Abigail, 19 from Newport contracted meningococcal septicaemia in March 2016. Here she describes her experience:
“I woke up on the Saturday before Easter with a sore throat - little did I know at the time that this was the start of meningitis. As the day progressed I developed a high temperature, cold hands and feet, shaking and aching limbs but at no point did my family or I link it to meningitis.
“In the morning, my symptoms had worsened and I’d developed a rash. My mum called the NHS helpline and they sent a first response paramedic, and within minutes the ambulance came and transported me to the Royal Gwent Hospital.
“Once at the hospital, I was moved to Intensive Care and had some lumbar punctures which took spinal fluid to try and diagnose the particular strain of meningitis.
I didn’t feel like somebody with meningitis
“At this point my mum and dad were allowed to see me and I noticed that my mum had been crying. I knew then that they had been told my diagnosis. I didn't feel like somebody with meningitis - I was talkative and smiling. I did feel a little rough, but nothing seriously wrong and all I wanted to do was sleep.
“Later that evening I was put into a coma as my condition had deteriorated rapidly. My blood pressure was dipping dangerously low, along with my oxygen levels, as my organs were being attacked by the bacteria.
“My blood was tested for the chance of organ failure, which was rising to about 80%. It was decided at this point that I needed to be sedated. While 'asleep' the Intensive Care consultant told my parents that it was touch and go, if I would make it through the night.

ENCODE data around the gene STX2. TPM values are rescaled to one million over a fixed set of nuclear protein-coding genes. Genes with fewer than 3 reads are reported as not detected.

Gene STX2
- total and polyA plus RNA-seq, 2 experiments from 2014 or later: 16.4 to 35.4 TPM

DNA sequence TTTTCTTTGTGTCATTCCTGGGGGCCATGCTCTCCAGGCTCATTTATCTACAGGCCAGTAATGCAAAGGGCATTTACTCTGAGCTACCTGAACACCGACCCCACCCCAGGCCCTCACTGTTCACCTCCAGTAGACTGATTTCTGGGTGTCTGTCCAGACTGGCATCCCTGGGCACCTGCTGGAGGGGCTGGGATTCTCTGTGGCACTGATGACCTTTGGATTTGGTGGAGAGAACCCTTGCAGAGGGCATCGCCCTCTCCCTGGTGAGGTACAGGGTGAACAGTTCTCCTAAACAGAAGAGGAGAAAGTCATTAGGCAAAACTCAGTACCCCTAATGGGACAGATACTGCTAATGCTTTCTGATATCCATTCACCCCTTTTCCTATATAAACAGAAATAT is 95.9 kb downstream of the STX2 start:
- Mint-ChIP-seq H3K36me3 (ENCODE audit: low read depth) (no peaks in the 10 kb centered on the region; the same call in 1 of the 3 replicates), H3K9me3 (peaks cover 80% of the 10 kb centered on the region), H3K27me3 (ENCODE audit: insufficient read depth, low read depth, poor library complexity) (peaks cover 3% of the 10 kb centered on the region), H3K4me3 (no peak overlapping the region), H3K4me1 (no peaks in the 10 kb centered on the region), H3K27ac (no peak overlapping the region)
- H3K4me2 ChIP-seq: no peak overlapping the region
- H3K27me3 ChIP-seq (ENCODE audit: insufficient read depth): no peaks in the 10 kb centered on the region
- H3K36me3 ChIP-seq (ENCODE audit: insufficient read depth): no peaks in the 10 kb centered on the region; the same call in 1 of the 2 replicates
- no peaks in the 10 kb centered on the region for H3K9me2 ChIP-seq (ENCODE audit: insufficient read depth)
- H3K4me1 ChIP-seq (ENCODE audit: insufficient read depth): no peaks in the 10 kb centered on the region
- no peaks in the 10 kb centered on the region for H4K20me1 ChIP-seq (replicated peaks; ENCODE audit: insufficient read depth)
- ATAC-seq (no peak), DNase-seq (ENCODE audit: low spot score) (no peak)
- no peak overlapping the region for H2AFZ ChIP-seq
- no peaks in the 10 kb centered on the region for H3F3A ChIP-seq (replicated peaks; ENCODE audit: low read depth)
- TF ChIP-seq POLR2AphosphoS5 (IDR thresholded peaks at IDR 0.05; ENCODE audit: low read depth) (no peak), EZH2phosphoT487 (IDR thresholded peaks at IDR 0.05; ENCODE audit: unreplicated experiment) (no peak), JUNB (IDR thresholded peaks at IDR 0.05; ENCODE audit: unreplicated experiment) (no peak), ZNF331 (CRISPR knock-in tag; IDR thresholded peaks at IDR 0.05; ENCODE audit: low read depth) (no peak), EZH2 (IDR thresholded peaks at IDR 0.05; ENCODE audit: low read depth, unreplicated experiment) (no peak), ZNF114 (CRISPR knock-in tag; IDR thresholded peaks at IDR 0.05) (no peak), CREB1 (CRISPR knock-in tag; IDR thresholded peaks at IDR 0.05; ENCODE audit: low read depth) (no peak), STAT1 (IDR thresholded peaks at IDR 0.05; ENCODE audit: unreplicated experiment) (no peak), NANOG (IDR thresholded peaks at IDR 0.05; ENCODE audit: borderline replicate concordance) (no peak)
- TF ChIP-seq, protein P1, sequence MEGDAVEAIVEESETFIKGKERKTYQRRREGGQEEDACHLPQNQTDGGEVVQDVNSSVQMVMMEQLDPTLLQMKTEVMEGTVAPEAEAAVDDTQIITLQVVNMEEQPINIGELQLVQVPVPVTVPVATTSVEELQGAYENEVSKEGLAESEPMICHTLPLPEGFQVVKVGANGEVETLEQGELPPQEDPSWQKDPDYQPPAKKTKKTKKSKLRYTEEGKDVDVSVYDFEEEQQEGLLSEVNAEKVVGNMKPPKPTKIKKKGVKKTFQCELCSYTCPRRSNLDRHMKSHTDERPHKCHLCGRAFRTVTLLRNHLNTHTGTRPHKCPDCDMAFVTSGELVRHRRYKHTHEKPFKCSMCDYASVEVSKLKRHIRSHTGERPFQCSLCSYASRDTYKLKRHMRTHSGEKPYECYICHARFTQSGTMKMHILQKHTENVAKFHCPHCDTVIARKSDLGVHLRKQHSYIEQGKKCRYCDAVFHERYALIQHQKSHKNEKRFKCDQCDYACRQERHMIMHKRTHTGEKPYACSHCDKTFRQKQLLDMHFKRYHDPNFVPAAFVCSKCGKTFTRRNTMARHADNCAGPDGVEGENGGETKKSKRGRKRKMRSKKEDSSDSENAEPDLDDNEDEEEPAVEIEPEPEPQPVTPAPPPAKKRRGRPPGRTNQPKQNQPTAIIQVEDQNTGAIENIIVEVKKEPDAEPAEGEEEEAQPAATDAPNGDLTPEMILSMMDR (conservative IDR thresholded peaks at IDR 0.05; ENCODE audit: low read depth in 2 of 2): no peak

“I was moved into a separate room, with life support machines doing all of the work and placed on a dialysis type machine, to clean my blood. Luckily, my condition was slowly improving. As the doctors decided to take me off the sedation, my body reacted very badly. I only found out later, that I was screaming and trying to rip out all of my tubes and was experiencing ICU Psychosis. On top of this I was suffering from photophobia, an extreme sensitivity to light, caused by the meningitis.
“This was a very frightening time for me and for my family. The worst 'dream' I suffered was that I had given birth at a carnival, and I was to be ‘sacrificed’. I would scream “have I died?” aloud and even had dreams about my own funeral as though I was an angel, seeing myself from above.
“I was visited many times by a psychiatrist, as I struggled a lot with these psychological effects. The photophobia made me 'blind' for a few days and as the light was too painful for my eyes, I wore an eye patch or sunglasses until it settled down. The hospital staff called me a superstar when I had my sunglasses on!
“In my nine days in hospital, I had lost nearly two stone in weight, which was almost all muscle. While in intensive care, I had become very weak and had to learn how to walk again. My skin was very fragile from the sepsis rash, with lots of blisters appearing but I was fortunate that I didn’t lose any limbs.
I have been very lucky
“Although there were lots of falls along the way, I’m glad to say that I can now walk again. I still struggle with bending and walking up stairs, but I have been very lucky considering what could have happened to me.
“Since leaving hospital recovery had been difficult as I'm am still very weak and fatigued. But I have returned to university in Birmingham and all being well, I will be sitting my exams in August. I understand now, how lucky I am to have survived, not to mention recovering with hardly any after effects. It just shows the quicker that you recognise the symptoms, the better the outcome.
“I would like to say, that I'm as healthy as I can be now, and stronger mentally than ever. The support I received from all my family, and also the dedication of my parents, has helped me the most with my recovery.”